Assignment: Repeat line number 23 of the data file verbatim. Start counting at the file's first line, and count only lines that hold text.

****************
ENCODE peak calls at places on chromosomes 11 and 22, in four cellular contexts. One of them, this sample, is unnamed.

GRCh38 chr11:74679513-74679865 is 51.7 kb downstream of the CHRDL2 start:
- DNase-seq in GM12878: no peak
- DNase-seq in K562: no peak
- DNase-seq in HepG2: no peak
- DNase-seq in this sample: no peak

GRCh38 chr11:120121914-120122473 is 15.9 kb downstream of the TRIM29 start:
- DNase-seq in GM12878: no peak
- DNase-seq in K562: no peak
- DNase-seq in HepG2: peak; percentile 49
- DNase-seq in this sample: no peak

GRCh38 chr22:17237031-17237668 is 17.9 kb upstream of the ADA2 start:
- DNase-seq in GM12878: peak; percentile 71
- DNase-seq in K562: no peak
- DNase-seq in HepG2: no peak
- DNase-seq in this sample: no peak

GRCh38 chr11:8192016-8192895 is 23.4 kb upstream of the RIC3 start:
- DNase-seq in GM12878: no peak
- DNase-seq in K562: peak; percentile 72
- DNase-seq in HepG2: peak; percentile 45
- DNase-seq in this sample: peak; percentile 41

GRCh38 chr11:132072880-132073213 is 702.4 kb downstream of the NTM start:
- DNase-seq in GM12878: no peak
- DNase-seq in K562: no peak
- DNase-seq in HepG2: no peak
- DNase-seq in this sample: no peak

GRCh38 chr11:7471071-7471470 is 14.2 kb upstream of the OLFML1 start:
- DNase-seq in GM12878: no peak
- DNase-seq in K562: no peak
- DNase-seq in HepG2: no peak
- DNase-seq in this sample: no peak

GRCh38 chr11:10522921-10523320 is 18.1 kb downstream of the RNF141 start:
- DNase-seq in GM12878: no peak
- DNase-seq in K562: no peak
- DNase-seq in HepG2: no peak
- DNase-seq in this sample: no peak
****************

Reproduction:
- DNase-seq in GM12878: no peak